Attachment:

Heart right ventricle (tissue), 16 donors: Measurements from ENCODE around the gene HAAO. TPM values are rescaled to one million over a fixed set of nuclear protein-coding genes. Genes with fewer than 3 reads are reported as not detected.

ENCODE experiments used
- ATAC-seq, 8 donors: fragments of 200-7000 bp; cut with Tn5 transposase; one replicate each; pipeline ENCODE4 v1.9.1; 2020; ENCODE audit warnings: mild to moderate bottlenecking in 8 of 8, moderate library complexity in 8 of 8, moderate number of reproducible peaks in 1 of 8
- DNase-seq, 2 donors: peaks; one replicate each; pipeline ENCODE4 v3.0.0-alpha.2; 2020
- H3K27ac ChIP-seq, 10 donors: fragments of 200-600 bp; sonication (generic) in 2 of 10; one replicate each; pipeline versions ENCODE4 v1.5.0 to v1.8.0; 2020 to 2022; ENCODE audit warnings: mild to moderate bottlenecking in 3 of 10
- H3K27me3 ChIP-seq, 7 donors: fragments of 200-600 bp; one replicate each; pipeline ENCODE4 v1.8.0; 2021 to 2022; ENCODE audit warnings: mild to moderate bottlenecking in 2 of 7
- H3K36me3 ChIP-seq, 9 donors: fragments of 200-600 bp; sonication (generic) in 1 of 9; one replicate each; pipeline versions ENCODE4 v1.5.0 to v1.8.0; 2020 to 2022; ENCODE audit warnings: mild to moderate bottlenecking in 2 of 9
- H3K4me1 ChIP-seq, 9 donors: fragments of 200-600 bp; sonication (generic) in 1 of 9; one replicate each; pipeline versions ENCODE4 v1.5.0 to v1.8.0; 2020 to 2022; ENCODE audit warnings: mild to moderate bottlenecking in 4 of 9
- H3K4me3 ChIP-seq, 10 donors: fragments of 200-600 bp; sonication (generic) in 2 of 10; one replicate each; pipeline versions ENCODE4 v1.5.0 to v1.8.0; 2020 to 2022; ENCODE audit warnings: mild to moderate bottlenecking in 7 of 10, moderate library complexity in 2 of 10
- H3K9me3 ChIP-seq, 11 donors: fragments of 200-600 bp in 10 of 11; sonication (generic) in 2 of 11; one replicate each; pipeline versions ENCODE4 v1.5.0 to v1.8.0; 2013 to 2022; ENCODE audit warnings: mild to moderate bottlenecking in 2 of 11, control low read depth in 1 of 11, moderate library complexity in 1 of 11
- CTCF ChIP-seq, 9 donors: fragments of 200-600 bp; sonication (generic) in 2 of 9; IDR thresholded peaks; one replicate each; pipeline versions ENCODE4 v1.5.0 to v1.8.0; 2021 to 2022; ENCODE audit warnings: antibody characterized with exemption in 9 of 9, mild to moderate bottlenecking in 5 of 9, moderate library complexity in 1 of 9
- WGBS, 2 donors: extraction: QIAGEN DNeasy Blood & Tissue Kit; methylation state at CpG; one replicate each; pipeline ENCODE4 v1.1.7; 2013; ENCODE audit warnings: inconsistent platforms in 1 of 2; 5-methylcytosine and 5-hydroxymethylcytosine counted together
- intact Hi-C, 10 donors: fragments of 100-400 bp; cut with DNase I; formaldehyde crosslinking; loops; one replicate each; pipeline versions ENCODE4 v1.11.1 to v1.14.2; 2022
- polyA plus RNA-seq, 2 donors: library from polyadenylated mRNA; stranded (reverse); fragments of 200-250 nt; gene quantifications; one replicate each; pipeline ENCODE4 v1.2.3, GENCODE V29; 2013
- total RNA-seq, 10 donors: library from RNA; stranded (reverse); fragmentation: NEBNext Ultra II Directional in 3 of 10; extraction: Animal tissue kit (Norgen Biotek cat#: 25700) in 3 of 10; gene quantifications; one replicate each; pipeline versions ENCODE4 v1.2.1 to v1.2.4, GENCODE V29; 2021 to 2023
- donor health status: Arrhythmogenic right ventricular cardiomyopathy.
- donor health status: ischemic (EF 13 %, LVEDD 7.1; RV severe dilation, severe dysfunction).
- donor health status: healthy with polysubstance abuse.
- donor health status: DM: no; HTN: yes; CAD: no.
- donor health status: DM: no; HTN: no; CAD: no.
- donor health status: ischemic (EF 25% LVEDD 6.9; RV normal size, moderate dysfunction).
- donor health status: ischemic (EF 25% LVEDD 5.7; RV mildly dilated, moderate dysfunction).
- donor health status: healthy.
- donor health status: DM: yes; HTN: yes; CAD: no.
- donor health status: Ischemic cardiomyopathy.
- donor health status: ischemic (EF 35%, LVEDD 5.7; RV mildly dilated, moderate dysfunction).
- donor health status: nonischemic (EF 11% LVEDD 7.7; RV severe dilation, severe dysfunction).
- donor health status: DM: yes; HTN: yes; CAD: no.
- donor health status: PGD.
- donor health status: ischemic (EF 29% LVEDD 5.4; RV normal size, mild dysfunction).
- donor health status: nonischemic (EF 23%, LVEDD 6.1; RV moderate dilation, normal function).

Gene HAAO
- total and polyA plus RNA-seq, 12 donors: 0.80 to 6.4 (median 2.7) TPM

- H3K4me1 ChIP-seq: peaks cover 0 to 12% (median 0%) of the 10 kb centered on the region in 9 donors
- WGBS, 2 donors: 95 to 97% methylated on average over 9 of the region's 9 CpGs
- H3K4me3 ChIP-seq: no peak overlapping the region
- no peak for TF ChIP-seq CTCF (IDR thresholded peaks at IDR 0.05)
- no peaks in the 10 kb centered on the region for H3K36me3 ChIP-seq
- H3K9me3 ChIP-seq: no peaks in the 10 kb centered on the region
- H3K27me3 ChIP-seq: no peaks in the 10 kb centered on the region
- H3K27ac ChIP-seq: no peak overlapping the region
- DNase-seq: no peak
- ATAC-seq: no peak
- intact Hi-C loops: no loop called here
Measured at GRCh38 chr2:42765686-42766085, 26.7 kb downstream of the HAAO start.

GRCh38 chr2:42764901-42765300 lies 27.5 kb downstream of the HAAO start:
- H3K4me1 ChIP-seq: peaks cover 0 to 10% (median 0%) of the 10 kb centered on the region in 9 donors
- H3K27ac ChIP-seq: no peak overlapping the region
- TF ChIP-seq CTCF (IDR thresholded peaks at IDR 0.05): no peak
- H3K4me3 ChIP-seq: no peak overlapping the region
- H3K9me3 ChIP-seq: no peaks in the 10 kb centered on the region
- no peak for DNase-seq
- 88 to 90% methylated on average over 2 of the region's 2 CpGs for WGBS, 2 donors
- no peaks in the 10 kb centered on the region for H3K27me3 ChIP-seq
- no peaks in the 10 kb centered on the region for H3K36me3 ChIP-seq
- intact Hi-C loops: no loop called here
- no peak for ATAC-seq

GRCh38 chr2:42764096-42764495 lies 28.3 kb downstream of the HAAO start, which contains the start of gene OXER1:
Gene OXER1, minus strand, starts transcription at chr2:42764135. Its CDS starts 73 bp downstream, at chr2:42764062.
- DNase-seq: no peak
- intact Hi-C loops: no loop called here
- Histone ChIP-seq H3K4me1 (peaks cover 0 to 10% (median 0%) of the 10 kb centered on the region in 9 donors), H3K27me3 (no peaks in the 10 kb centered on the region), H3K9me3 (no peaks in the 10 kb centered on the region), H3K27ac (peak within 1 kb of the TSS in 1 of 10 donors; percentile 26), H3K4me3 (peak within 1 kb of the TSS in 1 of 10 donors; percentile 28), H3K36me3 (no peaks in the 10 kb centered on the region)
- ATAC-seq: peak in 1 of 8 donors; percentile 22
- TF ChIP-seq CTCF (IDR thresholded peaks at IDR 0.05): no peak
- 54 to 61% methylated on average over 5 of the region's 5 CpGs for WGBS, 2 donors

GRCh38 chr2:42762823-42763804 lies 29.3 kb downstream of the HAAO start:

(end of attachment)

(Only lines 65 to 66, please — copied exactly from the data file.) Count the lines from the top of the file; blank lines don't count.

- 54 to 61% methylated on average over 5 of the region's 5 CpGs for WGBS, 2 donors

GRCh38 chr2:42762823-42763804 lies 29.3 kb downstream of the HAAO start: